HPV Vaccine Reduces Anal Cancer Risk in Men
Vaccine needle
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The human papilloma virus (HPV) vaccine prevents anal cancer in young men, a new study says.

Vaccinated men and boys in the study had a 75 percent reduced risk of anal cancer . Participants in the study were men who have sex with men a group at particularly high risk for the disease.

"Almost six thousand people every year in this country are diagnosed with anal cancer, and more than 700 people die from the disease," said study researcher Dr. Joel Palefsky, director of the Anal Neoplasia Clinic at the University of California, San Francisco. "What this trial showed is that those cancers and deaths could be prevented."

The HPV vaccine was originally intended to prevent cervical cancer in girls and women. Yesterday, an advisory panel for the Centers of Disease Control and Prevention (CDC) voted to recommend the vaccine for boys as well . The new study was one piece of evidence the CDC considered before making its recommendation.

The study will be published tomorrow (Oct. 27) in the New England Journal of Medicine.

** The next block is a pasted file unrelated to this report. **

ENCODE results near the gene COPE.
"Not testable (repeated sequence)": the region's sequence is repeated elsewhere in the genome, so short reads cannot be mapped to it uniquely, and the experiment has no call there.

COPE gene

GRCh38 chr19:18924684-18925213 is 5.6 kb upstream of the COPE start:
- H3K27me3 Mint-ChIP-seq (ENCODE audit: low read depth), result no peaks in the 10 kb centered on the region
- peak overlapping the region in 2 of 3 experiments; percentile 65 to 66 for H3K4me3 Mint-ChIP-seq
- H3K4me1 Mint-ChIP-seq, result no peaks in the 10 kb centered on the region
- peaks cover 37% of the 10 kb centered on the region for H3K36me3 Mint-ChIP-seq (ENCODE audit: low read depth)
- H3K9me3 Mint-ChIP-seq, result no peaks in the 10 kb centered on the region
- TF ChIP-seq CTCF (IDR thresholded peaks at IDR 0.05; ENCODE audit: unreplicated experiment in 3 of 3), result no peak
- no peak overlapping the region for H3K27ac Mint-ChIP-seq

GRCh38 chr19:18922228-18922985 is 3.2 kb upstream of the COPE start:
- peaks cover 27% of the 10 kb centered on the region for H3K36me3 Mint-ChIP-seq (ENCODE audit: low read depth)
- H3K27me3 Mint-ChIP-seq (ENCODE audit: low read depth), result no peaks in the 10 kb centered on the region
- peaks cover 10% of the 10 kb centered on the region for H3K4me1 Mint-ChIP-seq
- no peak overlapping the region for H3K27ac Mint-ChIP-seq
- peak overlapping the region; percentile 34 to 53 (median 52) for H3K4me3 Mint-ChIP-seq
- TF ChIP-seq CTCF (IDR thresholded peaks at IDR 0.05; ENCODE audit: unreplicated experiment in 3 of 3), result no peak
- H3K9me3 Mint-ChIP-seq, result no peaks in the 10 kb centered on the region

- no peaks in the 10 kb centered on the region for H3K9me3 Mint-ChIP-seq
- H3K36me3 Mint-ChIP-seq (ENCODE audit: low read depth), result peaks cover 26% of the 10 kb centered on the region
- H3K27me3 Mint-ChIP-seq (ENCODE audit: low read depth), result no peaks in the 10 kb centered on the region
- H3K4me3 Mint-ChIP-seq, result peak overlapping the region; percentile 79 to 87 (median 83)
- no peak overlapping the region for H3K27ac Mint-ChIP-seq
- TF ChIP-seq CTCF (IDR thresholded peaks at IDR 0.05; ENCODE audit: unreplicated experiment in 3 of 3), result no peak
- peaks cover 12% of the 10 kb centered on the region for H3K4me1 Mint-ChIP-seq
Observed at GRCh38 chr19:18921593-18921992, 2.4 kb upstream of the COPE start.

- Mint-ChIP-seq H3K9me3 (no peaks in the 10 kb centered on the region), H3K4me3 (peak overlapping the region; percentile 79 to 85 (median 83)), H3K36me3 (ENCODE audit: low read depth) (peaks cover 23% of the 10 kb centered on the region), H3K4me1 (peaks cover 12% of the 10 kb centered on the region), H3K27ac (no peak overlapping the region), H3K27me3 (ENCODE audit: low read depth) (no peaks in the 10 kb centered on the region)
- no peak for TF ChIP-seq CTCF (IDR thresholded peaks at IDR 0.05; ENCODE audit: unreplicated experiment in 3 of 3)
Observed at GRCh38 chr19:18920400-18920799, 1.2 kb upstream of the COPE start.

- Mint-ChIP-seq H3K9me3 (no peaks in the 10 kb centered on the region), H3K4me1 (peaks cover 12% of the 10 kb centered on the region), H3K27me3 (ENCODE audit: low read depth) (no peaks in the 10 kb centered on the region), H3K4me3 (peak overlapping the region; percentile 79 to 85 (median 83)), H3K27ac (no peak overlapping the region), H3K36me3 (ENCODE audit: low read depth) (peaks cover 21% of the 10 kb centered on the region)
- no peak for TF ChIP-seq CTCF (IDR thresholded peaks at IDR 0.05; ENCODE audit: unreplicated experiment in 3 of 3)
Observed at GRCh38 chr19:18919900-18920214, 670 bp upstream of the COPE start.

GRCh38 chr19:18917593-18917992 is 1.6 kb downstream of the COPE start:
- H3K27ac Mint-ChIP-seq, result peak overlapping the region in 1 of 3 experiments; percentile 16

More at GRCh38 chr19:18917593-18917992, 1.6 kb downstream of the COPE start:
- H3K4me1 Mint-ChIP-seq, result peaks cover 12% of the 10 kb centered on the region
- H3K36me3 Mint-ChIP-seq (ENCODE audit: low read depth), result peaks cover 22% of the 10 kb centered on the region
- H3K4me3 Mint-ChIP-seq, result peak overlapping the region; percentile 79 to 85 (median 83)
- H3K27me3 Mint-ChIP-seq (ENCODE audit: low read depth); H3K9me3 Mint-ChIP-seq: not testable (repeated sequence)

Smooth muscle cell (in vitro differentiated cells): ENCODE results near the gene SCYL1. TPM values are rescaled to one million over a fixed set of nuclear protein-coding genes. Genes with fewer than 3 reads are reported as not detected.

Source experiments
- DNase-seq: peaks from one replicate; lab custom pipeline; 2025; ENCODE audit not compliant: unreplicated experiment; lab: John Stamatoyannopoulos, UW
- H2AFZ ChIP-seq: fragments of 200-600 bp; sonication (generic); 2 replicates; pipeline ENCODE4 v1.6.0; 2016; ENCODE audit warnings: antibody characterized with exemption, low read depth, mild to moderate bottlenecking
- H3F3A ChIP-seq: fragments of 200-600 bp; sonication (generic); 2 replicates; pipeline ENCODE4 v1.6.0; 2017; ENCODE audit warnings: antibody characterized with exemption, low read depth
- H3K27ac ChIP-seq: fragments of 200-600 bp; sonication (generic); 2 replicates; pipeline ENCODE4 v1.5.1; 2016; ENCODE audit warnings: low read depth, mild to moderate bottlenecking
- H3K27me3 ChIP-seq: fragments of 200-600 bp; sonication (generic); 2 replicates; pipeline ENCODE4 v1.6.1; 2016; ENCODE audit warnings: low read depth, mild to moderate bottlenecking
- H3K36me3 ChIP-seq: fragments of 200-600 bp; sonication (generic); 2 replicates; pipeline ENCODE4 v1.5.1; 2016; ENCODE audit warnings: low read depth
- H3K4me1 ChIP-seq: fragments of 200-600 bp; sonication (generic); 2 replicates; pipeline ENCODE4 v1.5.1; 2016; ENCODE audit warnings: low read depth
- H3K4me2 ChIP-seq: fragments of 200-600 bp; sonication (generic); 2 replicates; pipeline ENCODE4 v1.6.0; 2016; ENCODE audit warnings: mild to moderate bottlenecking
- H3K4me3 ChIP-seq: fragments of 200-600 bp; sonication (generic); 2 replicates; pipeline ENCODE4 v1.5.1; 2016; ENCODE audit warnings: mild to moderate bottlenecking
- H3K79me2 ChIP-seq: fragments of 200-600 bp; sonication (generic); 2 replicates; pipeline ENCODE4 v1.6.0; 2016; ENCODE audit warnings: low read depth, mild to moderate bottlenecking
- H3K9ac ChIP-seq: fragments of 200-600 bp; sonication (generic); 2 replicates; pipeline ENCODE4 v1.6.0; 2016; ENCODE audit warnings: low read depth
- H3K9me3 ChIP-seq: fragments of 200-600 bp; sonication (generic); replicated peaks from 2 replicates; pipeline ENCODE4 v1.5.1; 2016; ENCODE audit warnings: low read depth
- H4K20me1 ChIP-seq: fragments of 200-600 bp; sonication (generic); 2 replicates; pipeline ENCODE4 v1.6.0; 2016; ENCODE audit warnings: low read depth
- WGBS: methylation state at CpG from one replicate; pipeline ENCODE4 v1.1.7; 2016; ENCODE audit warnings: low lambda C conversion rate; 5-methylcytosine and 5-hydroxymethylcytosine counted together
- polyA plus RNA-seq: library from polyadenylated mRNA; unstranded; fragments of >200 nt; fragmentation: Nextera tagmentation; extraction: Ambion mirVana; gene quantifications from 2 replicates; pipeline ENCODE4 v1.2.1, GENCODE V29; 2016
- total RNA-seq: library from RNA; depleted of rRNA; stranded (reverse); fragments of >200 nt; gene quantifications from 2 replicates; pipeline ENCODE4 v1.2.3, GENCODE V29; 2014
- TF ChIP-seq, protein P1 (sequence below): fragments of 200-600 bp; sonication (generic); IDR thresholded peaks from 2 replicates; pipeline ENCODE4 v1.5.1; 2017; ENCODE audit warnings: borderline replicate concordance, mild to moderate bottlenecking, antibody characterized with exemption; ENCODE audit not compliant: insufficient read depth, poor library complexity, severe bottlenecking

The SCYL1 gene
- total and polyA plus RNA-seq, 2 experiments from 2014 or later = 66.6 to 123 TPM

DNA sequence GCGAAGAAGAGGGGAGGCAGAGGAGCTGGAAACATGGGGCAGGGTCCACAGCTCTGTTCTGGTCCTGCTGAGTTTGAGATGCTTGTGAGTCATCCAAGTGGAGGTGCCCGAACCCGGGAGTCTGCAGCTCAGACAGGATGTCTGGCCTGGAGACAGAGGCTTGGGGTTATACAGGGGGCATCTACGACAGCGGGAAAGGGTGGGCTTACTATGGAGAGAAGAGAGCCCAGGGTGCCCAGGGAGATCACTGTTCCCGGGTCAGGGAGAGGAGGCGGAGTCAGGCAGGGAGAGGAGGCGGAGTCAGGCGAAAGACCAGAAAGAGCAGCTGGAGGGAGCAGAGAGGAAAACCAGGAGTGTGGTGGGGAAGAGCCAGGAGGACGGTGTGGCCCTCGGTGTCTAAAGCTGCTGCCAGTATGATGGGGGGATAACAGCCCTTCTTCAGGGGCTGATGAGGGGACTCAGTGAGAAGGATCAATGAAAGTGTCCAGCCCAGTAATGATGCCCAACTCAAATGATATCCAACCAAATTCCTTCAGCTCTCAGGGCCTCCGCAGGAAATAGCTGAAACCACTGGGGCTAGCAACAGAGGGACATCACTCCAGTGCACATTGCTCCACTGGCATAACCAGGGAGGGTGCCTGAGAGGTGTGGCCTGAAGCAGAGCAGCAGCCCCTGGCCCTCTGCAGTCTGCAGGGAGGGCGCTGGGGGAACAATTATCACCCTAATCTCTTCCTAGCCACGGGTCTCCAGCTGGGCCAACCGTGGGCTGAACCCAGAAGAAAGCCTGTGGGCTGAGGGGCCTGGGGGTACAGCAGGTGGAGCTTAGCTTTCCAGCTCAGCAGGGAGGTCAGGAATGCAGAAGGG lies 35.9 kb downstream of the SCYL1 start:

HPV and cancer

Anal cancer can be caused by infection with HPV. The HPV vaccine Gardasil protects against infection with HPV 16 and 18, the most common HPV types involved in anal cancer, and HPV 6 and 11, the most common types in genital warts.

The new study included 602 men who have sex with men between the ages of 16 and 26 from Australia, Brazil, Canada, Croatia, Germany, Spain and the United States. All of the participants had had at least one, but no more than five, sexual encounters over the study period.

Participants were randomly assigned to receive the three shots of the Gardasil vaccine, or a placebo. Researchers followed up with the patients for three years after their last shot.

Effective for boys and men

The vaccine reduced anal infections with HPV, and lesions that can lead to cancer known as high-grade anal intraepithelial neoplasia.

The vaccine reduced the incidence of these cancer precursors by nearly 75 percent among those who had not been previously exposed to any of the HPV types in the vaccine. Among those who had been previously exposed to one or more of the virus strains in the vaccine, the vaccine reduced the incidence of the precancerous lesions by 54 percent.

"The ideal time to begin vaccination would be before initiation of sexual activity, but vaccination may also be useful after initiation of sexual activity," Palefsky said.

Pass it on: The HPV vaccine reduces the risk of anal cancer in men who have sex with men.

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